This can be a messy process, and both the holders and the sharers of previously secret or hidden information need to act with care. I have a vivid memory of being accosted at some organization's annual dinner by the chief of staff of a liberal Member of Congress furious that her personal financial disclosure statement, which not only listed her salary but her bank and IRA account records and home address, had been put online at a site called Legistorm. Even though these disclosures had always been "public" in the sense of being available for viewing in a basement office in the Capitol, this felt different to her. Redaction of private details that have no reason to be in public view is a vital part of responsible transparency efforts.
But it is critical to recognize that transparency is a necessary corrective to excessive government power. What leading U.S. transparency organizations like the Sunlight Foundation (where I am a senior advisor) are pressing for is not the power to be Big Brother, watching everyone from above, but rather a flock of Little Sisters, watching government from below. All that the WikiLeaks phenomenon adds to that effort is the ability to share information beyond the control of any one government's laws limiting that effort.
Micah L. Sifry
Speaking at a January 24th PdF symposium on WikiLeaks and internet freedom, Clay Shirky made yet another of his always-fresh observations. After World War II, he told the audience, the United States, United Kingdom, Canada, Australia and New Zealand formed a secret pact building on their cooperation during the war in sharing intelligence gathered from eavesdropping. Since each country's intelligence service was forbidden by local law to spy on its own citizens, but nothing prevented each service from spying on other countries, the five members of what is known as UKUSA agreed to share information on each other's citizens, essentially going around their own local laws. To Shirky, what WikiLeaks represents is the parallel formation of a civic intelligence network, one that has also found a way to route around the laws of any one state. And like it or not, this is fundamentally disruptive to the old balance of power politics. Dispersed networks and powerful encryption technologies are taking away some of the long-held advantages that state actors have had over their subjects.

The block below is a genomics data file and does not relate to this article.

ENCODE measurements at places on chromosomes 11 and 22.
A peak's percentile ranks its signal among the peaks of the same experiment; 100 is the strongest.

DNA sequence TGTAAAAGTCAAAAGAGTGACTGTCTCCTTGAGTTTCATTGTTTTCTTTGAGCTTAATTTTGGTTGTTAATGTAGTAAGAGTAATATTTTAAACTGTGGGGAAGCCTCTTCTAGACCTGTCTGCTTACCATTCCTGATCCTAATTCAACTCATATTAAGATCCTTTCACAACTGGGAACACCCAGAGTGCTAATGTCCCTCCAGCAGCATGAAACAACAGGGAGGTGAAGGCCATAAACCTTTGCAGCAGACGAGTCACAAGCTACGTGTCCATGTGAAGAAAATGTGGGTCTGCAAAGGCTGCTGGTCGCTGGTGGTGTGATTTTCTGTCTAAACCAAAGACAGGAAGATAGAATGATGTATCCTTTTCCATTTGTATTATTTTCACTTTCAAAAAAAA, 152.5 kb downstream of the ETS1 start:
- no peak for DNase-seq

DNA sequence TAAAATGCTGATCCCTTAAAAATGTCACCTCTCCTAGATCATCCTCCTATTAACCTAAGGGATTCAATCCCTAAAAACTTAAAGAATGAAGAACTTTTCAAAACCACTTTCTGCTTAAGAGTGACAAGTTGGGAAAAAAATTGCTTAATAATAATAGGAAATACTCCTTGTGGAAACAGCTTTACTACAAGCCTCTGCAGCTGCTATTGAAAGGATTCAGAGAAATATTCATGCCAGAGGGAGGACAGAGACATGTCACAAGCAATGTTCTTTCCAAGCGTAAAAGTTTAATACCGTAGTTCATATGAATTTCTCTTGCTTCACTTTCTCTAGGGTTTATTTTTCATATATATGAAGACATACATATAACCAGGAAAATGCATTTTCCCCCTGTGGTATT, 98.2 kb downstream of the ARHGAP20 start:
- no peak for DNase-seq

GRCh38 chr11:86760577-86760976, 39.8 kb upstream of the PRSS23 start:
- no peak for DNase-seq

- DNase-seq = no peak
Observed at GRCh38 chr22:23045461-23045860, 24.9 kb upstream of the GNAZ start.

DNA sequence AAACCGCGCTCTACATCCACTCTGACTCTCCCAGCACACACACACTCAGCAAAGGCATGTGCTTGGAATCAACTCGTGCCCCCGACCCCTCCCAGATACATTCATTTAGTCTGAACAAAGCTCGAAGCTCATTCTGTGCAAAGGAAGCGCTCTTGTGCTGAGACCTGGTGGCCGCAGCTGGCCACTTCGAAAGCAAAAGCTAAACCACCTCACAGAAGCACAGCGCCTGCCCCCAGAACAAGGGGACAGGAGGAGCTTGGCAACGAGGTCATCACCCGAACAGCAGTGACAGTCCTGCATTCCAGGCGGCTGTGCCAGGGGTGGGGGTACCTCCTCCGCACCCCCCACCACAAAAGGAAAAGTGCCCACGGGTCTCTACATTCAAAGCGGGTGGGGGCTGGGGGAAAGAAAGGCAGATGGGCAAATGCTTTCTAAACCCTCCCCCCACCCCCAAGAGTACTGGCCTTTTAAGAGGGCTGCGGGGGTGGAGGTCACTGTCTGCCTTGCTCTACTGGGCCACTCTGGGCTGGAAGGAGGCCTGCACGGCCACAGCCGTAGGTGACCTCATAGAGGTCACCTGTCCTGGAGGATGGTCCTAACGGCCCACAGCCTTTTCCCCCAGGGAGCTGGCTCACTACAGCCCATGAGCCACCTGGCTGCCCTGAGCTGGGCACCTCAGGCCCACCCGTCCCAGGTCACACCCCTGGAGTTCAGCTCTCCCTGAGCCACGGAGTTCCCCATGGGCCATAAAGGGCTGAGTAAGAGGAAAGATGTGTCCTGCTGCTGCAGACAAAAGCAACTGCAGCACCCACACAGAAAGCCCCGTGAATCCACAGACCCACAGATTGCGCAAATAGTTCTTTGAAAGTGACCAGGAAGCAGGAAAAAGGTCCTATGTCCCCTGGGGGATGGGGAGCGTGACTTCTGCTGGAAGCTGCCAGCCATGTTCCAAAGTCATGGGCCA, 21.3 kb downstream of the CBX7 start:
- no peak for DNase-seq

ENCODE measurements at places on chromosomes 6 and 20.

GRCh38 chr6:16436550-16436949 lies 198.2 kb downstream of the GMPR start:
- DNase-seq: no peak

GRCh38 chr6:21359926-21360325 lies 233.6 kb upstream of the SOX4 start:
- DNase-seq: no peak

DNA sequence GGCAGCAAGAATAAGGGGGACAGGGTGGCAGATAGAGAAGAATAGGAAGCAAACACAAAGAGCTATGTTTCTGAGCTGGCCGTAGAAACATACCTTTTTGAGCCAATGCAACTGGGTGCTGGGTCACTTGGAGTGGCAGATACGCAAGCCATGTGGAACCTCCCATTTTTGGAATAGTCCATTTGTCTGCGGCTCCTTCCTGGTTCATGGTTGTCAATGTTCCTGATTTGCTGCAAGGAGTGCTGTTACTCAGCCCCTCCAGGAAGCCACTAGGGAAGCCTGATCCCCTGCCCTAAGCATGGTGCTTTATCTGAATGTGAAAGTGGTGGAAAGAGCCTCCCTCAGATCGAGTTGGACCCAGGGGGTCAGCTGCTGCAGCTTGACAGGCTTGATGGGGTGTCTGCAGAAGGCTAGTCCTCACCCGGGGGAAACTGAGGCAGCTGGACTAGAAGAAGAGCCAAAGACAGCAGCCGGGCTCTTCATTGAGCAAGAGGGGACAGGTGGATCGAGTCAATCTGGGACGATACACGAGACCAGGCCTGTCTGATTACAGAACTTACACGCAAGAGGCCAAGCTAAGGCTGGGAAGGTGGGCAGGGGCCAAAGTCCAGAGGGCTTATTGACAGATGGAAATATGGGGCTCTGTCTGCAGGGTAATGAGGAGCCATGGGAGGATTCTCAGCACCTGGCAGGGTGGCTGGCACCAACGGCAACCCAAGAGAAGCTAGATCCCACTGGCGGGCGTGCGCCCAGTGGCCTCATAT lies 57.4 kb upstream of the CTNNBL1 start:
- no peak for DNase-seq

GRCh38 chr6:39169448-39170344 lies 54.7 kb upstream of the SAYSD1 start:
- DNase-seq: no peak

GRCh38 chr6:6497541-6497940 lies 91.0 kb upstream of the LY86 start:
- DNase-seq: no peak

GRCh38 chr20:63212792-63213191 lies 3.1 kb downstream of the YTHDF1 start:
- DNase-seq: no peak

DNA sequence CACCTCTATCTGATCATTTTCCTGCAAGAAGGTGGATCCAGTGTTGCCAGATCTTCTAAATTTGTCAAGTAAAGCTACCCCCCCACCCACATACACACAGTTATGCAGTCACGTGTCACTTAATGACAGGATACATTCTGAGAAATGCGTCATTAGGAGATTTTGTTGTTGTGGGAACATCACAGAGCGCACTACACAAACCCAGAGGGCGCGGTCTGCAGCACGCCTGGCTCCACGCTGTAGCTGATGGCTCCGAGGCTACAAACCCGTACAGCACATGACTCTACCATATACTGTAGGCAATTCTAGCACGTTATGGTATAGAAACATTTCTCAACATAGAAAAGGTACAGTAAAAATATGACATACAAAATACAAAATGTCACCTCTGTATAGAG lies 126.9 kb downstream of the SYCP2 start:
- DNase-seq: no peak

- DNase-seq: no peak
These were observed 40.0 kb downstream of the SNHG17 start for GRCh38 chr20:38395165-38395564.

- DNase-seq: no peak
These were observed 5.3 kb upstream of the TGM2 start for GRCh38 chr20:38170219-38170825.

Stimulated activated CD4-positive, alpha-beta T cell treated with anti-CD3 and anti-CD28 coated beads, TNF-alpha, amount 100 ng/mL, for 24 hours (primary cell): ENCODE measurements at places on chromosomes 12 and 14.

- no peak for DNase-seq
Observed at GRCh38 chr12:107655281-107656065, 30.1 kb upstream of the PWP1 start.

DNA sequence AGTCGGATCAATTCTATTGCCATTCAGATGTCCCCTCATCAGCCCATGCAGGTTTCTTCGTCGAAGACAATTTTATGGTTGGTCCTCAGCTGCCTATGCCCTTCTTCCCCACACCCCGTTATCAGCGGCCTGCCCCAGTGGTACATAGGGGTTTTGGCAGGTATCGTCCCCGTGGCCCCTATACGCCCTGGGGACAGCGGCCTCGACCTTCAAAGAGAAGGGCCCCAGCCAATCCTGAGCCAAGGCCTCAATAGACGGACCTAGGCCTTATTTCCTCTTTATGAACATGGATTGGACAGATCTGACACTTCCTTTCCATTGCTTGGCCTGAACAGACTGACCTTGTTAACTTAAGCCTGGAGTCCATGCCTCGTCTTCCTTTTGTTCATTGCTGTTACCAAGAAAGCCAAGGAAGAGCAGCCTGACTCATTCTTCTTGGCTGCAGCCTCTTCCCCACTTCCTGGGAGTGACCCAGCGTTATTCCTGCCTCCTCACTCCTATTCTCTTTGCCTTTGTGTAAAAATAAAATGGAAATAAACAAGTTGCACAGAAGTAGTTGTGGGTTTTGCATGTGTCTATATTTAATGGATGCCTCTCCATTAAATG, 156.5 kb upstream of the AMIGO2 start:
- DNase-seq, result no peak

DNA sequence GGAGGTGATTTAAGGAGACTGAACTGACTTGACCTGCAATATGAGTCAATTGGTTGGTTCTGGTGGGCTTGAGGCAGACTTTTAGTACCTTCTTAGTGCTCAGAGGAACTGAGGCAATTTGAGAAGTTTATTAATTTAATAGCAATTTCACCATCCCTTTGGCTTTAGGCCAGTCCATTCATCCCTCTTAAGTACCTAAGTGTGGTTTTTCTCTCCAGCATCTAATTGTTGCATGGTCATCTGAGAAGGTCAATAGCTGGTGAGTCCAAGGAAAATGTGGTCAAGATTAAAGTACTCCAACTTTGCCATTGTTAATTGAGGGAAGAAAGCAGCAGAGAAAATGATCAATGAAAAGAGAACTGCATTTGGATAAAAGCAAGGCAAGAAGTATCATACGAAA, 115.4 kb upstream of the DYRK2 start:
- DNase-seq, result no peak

The bottom line: If you are a private citizen and you want to stay that way, start by not sharing so much of yourself online. Read the "terms of service" that come with all the free online services that everyone is using, and decide if you are comfortable with the possibility that your information may be sold to advertisers, or given to a policeman with a warrant but without your knowledge, or that the privacy settings that you are relying on may be changed without notice. But also understand that the more you do in the public arena, including such basic civic acts as signing a ballot petition or making a campaign donation or getting a government contract, the more information will be asked of and shared about you. And if you are one of the few to whom much power has been given, much more transparency is to be expected.